The rose, like any other flower, is the generative organ of the plant. Its green stem carries the colorless, passionless plant-blood. The blood-red rose shows the passion filled blood of the human race, but in the rose the vital fluid is not sensuous, it is chaste and pure. Thus it is an excellent symbol of the generative organ in the pure and holy state to which man will attain when he has cleansed and purified his blood from desire, when he has become chaste, pure and Christ-like.
Therefore the Rosicrucians look ardently forward to the day when the roses shall bloom upon the cross of humanity, therefore the Elder Brothers greet the aspiring soul with the words of the Rosicrucian Greeting: “May the Roses bloom upon your Cross,” and therefore the greeting is given in the meetings of the Fellowship Centers by the leader to the assembled students, probationers and disciples who respond to the greeting by saying “And on yours, also.” (The Rosicrucian Cosmo-conception; Or, Mystic Christianity) .
“Cross-shaped object is ancient symbol to represent the four physical elements. Here each arm is colored to represent one element: yellow, blue, black and red to represent air, water, earth and fire. These colors are also repeated on the bottom portion of the cross. The white on the upper portion of bottom arm represents spirit, the fifth element.
The cross can also represent dualism, two forces going in conflicting directions yet uniting at a central point. The union of rose and cross is also a generative symbol, the union of male of female.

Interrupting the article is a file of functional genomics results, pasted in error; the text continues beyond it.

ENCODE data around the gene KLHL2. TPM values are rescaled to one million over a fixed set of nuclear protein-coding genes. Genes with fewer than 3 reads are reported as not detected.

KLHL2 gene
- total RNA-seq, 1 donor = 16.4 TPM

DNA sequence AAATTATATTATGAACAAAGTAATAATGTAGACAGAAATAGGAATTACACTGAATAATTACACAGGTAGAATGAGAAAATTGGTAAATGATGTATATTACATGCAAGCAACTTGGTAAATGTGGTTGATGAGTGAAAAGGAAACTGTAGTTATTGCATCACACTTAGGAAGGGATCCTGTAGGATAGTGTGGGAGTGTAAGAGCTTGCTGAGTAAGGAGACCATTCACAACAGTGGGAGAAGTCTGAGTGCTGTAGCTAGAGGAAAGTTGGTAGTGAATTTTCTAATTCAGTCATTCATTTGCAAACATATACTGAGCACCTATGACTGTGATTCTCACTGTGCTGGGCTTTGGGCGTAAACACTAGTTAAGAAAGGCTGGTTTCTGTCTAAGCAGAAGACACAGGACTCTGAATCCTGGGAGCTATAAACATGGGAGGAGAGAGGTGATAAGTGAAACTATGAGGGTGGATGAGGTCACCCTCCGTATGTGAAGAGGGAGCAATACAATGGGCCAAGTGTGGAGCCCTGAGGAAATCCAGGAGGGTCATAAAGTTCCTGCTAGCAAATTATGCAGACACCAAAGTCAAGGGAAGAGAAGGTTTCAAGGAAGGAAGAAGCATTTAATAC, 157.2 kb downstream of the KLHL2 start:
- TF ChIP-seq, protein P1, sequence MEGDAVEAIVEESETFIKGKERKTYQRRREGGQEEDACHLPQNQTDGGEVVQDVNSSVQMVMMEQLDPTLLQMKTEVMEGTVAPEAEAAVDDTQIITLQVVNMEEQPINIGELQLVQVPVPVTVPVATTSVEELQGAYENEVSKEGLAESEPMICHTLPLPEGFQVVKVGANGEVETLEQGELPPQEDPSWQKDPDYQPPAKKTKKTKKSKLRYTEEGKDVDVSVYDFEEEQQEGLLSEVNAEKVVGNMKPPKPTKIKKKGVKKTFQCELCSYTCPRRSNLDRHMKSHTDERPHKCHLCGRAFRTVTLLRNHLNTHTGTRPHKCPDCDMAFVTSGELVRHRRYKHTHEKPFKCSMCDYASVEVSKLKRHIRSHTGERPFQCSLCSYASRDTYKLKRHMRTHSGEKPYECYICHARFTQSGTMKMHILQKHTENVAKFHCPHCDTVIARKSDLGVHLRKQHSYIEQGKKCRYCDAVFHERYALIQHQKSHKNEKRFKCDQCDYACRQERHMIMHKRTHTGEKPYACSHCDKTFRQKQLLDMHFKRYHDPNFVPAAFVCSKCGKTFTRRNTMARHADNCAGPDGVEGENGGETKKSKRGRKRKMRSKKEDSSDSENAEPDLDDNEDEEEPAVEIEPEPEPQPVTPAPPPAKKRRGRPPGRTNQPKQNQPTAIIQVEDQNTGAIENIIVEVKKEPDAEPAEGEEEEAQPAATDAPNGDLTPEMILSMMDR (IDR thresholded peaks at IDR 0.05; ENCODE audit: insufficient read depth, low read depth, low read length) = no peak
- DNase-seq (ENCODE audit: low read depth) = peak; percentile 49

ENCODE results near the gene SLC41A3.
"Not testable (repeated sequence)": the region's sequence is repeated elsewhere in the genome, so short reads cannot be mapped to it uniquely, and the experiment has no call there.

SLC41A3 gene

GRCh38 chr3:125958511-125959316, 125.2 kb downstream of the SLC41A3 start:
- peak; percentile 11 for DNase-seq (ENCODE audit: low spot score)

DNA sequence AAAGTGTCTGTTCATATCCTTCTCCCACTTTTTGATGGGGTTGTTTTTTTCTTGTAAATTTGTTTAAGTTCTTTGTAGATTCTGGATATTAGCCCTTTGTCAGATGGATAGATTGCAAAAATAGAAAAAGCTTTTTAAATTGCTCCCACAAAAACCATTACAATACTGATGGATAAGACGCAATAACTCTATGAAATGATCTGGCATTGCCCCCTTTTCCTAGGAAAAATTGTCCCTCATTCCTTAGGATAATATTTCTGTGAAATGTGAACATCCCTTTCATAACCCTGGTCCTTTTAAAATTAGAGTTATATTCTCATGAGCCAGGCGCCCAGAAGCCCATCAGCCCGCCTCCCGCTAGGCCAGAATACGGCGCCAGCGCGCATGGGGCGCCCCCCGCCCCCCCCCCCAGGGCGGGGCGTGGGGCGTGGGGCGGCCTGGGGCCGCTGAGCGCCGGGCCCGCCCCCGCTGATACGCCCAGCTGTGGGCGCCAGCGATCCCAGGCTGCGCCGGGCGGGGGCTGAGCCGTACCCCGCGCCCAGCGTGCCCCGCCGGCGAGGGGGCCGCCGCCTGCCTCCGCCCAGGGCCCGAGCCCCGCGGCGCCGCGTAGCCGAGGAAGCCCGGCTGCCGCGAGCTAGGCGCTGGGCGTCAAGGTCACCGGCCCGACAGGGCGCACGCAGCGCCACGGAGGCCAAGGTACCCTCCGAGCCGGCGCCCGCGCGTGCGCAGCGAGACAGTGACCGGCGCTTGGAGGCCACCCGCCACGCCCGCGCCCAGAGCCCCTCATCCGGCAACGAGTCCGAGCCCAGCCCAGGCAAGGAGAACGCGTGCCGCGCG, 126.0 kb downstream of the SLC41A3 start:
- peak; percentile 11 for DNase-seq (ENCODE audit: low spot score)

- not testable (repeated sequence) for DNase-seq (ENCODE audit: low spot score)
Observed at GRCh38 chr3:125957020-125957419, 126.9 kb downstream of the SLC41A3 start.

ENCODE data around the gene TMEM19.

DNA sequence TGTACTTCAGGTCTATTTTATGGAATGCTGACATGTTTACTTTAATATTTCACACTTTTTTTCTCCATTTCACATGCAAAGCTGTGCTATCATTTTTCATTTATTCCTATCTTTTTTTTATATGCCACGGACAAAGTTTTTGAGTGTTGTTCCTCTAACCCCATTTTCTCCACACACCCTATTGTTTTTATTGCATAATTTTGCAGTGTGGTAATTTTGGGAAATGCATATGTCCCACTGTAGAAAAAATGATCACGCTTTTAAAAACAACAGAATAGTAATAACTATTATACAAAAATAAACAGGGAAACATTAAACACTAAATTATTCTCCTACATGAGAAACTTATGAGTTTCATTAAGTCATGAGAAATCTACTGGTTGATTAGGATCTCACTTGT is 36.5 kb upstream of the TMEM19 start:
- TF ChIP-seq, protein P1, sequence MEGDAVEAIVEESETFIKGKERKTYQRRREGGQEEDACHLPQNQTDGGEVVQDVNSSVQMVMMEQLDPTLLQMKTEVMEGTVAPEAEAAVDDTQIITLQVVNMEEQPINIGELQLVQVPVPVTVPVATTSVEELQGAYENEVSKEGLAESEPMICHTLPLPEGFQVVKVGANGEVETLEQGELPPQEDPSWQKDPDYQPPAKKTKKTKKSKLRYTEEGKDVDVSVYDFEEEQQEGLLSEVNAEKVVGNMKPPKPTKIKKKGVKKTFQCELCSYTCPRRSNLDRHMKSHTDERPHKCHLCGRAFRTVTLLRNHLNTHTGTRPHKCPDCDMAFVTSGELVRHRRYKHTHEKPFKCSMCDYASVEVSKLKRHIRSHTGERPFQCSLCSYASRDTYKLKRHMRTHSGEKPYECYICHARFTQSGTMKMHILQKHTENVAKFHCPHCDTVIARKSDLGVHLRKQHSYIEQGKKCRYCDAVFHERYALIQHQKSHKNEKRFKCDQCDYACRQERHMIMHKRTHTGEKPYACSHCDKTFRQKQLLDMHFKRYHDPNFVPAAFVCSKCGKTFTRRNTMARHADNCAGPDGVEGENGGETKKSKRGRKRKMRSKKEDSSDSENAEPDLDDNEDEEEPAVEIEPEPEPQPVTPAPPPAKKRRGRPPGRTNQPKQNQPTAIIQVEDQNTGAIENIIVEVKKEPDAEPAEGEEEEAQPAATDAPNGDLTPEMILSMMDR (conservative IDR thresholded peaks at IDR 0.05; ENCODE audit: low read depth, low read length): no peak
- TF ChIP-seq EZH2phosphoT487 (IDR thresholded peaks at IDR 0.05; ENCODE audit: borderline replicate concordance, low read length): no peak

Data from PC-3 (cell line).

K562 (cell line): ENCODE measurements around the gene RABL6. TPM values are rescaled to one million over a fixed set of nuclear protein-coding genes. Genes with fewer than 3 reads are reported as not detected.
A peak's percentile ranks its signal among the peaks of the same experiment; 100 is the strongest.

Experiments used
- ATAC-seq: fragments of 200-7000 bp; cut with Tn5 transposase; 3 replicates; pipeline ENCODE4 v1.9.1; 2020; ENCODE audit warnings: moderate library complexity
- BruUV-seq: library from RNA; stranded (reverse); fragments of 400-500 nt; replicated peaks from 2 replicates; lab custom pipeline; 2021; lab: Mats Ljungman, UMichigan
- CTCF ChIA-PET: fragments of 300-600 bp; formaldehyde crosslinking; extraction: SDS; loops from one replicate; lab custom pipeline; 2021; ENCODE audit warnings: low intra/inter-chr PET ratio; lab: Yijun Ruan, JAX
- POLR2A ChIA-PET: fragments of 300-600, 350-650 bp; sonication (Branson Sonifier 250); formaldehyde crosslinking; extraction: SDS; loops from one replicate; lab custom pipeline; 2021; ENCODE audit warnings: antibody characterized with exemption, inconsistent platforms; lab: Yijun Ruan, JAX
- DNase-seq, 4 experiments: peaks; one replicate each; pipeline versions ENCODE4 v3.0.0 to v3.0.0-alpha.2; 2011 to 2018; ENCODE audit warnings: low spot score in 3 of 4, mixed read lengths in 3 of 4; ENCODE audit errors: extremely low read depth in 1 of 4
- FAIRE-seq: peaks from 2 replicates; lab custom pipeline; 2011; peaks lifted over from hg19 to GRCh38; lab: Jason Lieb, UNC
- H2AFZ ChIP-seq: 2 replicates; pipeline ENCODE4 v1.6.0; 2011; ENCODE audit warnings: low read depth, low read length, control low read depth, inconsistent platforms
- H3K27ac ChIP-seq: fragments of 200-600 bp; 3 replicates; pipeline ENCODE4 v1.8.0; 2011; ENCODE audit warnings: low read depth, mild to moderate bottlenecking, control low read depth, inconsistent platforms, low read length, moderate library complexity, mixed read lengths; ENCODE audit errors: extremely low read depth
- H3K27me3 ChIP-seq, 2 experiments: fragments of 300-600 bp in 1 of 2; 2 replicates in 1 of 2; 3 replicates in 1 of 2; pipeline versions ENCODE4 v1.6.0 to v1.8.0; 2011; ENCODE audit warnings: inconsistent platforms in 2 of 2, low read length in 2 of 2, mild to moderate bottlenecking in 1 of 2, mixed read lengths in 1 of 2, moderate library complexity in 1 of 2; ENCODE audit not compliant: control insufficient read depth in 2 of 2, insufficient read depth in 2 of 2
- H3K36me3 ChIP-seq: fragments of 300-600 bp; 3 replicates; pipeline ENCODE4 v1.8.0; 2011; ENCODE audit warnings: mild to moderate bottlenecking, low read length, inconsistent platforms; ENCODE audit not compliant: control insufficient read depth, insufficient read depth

Finally, the cross’s proportions are made up of six squares: one for each arm, an extra one for the lower arm, and the center. A cross of six squares can be folded into a cube.
The rose has three tiers of petals. The first tier, of three petals, represents the three basic alchemical elements: salt, mercury and sulfur. The tier of seven petals represents the seven Classical planets (The Sun and Moon are considered planets here, with the term “planets” indicating the seven bodies that appear to circle the earth independently of the star field, which moves as a single unit). The tier of twelve represent the astrological zodiac. Each of the twenty-two petals bears one of the twenty-two letters in the Hebrew alphabet and also represents the twenty-two paths on the Tree of Life.
The rose itself has a myriad assortment of additional meanings associated with it:
It is at once a symbol of purity and a symbol of passion, heavenly perfection and earthly passion; virginity and fertility; death and life. The rose is the flower of the goddess Venus but also the blood of Adonis and of Christ. It is a symbol of transmutation – that of taking food from the earth and transmuting it into the beautiful fragrant rose. The rose garden is a symbol of Paradise. It is the place of the mystic marriage. In ancient Rome, roses were grown in the funerary gardens to symbolize resurrection. The thorns have represented suffering and sacrifice as well as the sins of the Fall from Paradise. (“A Brief Study of The Rose Cross Symbol,” no longer online)
Inside the large rose is a smaller cross bearing a another rose. This second rose is depicted with five petals. Five is the number of the physical senses: sight, hearing, touch, taste, and smell, and it is also the number of man’s extremities: two arms, two legs, and the head. Thus, the rose represents humanity and physical existence.”
The Symbolism of the Rose-Cross